Why? Because while the beautiful NW corner only really has to work with WATERMELON SEEDS, the SW corner must coordinate with both CAMBODIANS and MODEL ROCKET. That extra layer of constraint greatly reduces flexibility, so instead of great answers like THAT'S HOW and TV DRAMA, we get more neutral EYE TEST (used a lot in crosswords), UNCLOAK, PRACTICE, LALANNE.

It's a common trade-off — more interconnectivity means less flexibility.

I thought Mark did a really nice job with his grid, given his non-use of cheaters. It would have been interesting to see if a pair or two of extra black squares might have given us a little more great RATHOLE and STEPKIDS kind of material.

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© 2016, The New York TimesNo. 1015 ( 24,448 )
Across
1
Something that might be built around a police station : TVDRAMA
8
Hen tracks : SCRAWLS
15
Came aboard, in a way : HIREDON
16
Long-running Joel McHale show on E! : THESOUP
17
Not free : ATACOST
18
Seedy place : RATHOLE
19
Bengali who won the 1913 Literature Nobel : TAGORE
20
Small glass disk used as an ornament in a stained-glass window : RONDELLE
21
Melted munchie : SMORE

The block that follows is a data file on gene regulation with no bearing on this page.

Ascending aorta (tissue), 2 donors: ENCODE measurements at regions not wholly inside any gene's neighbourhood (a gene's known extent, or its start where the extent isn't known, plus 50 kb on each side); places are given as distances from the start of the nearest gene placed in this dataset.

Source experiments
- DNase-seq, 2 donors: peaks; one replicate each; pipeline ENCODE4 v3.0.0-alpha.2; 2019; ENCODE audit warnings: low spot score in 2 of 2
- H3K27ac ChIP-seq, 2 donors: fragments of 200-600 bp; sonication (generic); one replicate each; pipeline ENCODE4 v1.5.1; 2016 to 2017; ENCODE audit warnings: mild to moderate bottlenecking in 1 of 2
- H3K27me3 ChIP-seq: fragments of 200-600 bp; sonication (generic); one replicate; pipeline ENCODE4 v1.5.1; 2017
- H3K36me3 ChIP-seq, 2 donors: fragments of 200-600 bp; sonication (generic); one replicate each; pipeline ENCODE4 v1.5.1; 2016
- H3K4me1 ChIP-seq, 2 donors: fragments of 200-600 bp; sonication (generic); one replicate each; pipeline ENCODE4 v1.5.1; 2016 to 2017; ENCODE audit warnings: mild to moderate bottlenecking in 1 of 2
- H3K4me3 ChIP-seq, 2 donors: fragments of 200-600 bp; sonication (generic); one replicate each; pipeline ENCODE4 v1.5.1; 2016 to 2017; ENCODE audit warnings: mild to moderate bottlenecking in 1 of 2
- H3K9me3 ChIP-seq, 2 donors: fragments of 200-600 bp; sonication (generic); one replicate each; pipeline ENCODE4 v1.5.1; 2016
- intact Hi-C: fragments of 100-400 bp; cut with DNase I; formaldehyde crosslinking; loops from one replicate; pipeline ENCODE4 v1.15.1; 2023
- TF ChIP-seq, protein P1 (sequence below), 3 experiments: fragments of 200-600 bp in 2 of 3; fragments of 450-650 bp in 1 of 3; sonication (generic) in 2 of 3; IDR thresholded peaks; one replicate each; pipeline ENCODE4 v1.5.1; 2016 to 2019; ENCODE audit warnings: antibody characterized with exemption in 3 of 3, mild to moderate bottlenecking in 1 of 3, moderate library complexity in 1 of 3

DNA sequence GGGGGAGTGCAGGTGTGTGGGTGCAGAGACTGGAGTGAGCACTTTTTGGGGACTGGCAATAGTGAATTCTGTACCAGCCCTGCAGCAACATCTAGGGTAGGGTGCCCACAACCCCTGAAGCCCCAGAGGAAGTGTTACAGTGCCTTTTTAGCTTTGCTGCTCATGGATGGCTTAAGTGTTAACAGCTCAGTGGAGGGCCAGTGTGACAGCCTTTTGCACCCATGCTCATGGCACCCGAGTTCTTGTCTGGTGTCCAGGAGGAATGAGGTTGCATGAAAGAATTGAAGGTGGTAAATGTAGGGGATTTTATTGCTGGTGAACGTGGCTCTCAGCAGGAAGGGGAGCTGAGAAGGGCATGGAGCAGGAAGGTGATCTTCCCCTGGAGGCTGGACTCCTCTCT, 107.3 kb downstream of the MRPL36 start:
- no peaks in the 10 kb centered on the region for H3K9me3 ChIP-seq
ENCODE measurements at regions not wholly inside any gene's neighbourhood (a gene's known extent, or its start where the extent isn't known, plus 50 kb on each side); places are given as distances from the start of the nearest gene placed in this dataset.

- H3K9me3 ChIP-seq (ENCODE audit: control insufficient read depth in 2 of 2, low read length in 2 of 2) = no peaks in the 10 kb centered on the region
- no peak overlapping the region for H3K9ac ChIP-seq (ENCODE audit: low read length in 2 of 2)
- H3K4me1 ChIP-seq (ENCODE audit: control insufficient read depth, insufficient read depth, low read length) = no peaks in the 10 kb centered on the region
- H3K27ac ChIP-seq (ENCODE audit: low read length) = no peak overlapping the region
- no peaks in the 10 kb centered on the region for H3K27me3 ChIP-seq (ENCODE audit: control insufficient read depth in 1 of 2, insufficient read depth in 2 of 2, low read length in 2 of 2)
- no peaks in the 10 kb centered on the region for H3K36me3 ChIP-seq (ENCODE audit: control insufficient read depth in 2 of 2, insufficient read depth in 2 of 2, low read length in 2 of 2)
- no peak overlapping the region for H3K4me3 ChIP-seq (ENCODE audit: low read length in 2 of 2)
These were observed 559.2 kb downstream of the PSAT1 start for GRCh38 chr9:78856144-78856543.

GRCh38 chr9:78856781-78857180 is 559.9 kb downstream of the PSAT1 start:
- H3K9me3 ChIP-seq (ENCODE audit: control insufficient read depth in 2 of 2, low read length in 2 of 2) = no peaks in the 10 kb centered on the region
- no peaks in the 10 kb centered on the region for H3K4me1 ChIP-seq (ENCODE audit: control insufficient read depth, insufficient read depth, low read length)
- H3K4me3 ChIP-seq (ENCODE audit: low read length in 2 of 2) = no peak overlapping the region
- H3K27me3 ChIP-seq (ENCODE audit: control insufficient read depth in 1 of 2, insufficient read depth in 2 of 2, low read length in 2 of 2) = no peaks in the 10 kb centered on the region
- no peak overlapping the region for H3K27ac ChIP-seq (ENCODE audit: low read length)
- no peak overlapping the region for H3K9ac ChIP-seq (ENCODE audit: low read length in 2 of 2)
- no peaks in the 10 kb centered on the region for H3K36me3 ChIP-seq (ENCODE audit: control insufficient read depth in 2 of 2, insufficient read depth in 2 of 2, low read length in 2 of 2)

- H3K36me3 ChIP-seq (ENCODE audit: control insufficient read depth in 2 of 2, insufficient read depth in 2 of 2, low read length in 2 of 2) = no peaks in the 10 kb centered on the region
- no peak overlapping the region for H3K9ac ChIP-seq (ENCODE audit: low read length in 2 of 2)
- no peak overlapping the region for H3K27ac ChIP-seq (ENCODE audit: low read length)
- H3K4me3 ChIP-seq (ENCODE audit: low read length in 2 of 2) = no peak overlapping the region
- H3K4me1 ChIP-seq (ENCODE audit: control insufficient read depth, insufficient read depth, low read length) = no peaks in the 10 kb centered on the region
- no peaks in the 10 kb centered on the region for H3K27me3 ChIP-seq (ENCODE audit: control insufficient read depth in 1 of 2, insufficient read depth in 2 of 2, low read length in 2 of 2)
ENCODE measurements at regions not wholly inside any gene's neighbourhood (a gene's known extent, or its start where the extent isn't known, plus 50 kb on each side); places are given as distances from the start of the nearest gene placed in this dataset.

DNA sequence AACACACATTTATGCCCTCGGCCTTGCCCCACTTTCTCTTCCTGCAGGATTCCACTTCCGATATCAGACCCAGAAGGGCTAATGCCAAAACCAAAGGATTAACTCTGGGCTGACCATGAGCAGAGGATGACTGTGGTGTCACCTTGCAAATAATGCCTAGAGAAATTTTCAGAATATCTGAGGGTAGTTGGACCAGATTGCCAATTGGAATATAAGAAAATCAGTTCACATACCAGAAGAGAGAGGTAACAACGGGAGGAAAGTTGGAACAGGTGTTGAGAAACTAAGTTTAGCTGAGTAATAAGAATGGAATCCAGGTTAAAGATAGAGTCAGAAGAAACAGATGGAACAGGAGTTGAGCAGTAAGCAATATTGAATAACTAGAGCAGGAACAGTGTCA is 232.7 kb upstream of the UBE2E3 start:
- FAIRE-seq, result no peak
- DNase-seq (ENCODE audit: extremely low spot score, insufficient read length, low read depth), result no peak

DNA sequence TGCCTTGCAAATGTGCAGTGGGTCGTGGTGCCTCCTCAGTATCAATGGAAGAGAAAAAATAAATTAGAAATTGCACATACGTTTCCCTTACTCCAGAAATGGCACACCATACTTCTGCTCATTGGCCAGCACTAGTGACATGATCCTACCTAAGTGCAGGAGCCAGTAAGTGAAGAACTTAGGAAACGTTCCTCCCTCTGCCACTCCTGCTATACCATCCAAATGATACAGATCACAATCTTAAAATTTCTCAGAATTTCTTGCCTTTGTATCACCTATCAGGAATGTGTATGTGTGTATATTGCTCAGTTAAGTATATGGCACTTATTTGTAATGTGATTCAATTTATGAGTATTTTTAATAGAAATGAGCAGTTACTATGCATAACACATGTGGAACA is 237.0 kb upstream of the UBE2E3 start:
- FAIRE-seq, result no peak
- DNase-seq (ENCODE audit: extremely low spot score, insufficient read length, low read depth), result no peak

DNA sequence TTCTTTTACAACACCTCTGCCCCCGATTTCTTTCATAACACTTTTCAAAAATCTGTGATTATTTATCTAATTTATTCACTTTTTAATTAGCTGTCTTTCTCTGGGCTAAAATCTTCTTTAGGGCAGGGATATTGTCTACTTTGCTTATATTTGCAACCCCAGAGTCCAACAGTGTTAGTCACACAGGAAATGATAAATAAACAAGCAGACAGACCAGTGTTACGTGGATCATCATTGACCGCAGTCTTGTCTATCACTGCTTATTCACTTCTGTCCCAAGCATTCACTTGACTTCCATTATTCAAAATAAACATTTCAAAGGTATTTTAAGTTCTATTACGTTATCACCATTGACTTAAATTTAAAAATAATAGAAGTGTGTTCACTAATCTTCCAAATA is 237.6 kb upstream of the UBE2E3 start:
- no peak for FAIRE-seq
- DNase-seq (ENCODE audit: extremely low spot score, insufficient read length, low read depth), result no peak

22
Kind of bean : MUNG
23
Follower of a team : SLED
24
Rear : HIND
25
Source of anago sushi : CONGER
27
Golf units: Abbr. : YDS
28
Roughly half of all binary code : ONES
29
"Friendly staff" or "For a limited time only" : ADSPEAK
31
Swallowing worry in an old wives' tale : WATERMELONSEEDS
36
Potential libel defendant : TABLOID
37
Next ___ : EXIT
38
Latin trio leader : AMO
41
No-brainers? : MORONS
42
Call from the lobby, perhaps : PAGE
43
"Utopia" writer, 1516 : MORE
45
"___ thou love me?": Juliet : DOST
46
Completely block : DAMUP
47
"The difference between ordinary and extraordinary," per Vladimir Horowitz : PRACTICE
49
Steve Buscemi's role in "Reservoir Dogs" : MRPINK
50
Reveal : UNCLOAK
51
Triple-platinum Lady Gaga hit of 2011 : YOUANDI
52
Longtime fitness guru Jack : LALANNE
53
Keep close relations? : INBREED
54
Part of a physical : EYETEST
55
Common dorm room decorations : POSTERS
Down
1
Words of explanation : THATSHOW
2
Something sweet potatoes provide : VITAMINA
3
Brightly colored marine fish : DRAGONET
4
Three albums bound together, e.g. : RECORDSET
5
Hero-worship, say : ADORE
6
Jazz pianist Allison : MOSE
7
Raid target : ANT
8
Forte : STRONGPOINT
9
Directive in tennis after odd-numbered games : CHANGEENDS
10
On a pension: Abbr. : RETD
11
Lent symbols : ASHES
12
Unclear, as thinking : WOOLLY
13
Put off guard : LULLED
14
Blender settings : SPEEDS
20
Goes without a leash : RUNSLOOSE
22
A child can have a blast with it : MODELROCKET
25
People ruled by an elective monarchy : CAMBODIANS
26
___ al Khaymah (one of U.A.E.'s seven emirates) : RAS
30
Isolate : KEEPAPART
32
Go head-to-head with? : RAM
33
Doctor's patient, e.g. : EXAMINEE
34
Create a tunnel beneath : DIGUNDER
35
"The Brady Bunch" bunch : STEPKIDS
38
Shot glass? : AMPULE
39
Béchamel sauce with Gruyère added : MORNAY
40
Font of knowledge : ORACLE
44
Brilliance : ECLAT
46
Easily outscores : DRUBS
48
What calisthenics improve : TONE
49
One up front? : MONO
51
High-pitched cry : YIP

Answer summary: 11 unique to this puzzle, 1 debuted here and reused later, 2 unique to Shortz Era but used previously.